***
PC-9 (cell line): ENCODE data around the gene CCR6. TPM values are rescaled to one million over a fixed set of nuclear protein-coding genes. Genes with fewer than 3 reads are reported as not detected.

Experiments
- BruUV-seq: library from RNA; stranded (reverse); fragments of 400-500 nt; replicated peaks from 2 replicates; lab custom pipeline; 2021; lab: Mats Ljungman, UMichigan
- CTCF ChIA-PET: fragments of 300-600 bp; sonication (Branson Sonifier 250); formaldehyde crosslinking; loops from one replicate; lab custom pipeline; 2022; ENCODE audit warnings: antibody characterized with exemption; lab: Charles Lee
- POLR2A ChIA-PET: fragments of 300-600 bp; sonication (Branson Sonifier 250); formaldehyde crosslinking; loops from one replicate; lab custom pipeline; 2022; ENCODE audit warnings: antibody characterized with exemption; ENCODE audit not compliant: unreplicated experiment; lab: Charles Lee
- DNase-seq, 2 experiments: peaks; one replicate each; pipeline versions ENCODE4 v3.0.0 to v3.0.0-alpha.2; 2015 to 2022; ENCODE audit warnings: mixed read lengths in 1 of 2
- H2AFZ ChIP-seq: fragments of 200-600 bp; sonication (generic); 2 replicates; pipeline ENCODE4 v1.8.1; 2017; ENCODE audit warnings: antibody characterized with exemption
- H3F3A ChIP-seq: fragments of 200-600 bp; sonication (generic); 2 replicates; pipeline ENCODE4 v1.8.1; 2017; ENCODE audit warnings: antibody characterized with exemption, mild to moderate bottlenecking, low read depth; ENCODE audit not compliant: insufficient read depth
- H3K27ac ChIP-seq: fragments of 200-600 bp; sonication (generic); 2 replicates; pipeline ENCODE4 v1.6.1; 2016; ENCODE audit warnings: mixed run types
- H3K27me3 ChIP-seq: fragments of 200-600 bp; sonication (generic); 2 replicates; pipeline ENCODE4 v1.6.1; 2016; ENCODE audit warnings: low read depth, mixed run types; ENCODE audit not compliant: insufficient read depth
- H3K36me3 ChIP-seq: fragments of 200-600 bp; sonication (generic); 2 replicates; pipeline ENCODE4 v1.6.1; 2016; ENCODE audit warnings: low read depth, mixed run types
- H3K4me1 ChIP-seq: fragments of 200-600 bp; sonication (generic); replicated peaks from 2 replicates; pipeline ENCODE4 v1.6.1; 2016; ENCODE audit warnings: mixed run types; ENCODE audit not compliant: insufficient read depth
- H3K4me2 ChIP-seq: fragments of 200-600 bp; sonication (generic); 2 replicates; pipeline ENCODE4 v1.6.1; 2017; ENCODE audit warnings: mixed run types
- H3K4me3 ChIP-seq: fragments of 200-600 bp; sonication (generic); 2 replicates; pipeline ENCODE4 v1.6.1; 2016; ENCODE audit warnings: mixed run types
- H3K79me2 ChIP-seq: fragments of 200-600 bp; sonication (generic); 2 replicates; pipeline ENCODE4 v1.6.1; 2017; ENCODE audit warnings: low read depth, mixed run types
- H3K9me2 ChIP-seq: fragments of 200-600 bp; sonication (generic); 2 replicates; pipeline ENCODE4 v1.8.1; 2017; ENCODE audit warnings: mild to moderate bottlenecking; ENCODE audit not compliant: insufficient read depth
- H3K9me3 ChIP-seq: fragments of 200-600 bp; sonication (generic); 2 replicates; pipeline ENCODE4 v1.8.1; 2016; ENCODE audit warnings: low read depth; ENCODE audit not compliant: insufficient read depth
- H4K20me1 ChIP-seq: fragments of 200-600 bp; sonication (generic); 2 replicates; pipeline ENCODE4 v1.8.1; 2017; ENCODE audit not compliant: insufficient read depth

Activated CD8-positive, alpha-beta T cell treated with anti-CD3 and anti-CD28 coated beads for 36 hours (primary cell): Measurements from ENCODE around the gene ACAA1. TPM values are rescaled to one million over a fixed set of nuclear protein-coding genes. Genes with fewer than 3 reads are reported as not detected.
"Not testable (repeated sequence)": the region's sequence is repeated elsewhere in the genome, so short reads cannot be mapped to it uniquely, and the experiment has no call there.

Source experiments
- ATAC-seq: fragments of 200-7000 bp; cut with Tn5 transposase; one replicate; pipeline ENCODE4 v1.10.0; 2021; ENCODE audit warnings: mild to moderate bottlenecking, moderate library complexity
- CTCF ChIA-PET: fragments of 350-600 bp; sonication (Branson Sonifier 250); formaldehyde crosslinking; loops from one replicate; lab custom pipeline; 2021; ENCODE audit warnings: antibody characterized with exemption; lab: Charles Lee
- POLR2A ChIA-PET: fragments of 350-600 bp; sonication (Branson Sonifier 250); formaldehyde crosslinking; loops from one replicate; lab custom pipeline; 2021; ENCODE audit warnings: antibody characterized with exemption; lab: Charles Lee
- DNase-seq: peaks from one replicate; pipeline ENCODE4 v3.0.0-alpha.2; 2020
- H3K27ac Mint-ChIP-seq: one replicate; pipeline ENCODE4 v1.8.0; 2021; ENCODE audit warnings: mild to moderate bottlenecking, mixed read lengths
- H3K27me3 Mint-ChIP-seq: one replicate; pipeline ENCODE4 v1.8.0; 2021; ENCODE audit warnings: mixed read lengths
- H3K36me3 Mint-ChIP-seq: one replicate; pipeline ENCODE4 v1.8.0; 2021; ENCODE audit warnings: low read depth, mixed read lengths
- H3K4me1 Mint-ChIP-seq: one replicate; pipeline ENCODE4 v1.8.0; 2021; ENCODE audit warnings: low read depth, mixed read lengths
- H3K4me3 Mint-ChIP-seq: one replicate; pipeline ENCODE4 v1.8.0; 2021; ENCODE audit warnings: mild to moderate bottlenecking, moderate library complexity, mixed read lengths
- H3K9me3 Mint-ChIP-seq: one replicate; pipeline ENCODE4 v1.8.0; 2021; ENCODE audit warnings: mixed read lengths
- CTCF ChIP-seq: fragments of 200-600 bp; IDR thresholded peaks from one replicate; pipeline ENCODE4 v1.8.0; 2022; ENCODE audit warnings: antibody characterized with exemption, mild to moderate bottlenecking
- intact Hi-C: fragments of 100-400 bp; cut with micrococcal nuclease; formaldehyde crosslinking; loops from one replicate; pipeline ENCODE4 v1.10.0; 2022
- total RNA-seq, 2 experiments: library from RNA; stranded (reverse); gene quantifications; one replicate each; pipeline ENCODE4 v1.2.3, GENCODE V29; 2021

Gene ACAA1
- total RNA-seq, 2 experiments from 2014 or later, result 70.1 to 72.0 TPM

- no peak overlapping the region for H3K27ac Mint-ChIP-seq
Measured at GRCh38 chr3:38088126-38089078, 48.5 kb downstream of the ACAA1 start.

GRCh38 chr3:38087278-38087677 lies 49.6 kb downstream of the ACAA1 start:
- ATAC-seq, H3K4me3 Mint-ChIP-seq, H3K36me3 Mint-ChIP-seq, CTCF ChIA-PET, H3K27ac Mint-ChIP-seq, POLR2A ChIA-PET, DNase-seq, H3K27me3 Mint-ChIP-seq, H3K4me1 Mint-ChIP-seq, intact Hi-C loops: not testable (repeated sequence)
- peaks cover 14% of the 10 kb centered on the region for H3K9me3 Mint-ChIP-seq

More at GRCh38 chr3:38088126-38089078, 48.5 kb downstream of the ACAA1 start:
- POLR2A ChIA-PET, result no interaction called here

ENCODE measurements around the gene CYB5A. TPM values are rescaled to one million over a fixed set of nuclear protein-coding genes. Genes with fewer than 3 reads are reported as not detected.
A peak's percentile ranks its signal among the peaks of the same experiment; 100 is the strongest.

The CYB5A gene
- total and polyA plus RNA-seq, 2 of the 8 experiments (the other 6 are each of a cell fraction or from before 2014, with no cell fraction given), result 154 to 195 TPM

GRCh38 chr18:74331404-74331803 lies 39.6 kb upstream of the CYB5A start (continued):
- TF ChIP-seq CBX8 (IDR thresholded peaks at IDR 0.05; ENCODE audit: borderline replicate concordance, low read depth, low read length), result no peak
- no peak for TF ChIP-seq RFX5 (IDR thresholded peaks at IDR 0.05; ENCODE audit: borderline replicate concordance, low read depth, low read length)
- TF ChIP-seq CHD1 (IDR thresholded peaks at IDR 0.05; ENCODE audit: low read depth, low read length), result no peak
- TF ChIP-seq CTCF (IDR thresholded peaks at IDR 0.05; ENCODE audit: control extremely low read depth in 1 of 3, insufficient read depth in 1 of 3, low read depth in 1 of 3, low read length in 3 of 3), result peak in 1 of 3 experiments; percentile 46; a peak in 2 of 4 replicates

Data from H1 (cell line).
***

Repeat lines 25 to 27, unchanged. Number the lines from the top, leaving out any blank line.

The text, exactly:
- DNase-seq: peaks from one replicate; pipeline ENCODE4 v3.0.0-alpha.2; 2020
- H3K27ac Mint-ChIP-seq: one replicate; pipeline ENCODE4 v1.8.0; 2021; ENCODE audit warnings: mild to moderate bottlenecking, mixed read lengths
- H3K27me3 Mint-ChIP-seq: one replicate; pipeline ENCODE4 v1.8.0; 2021; ENCODE audit warnings: mixed read lengths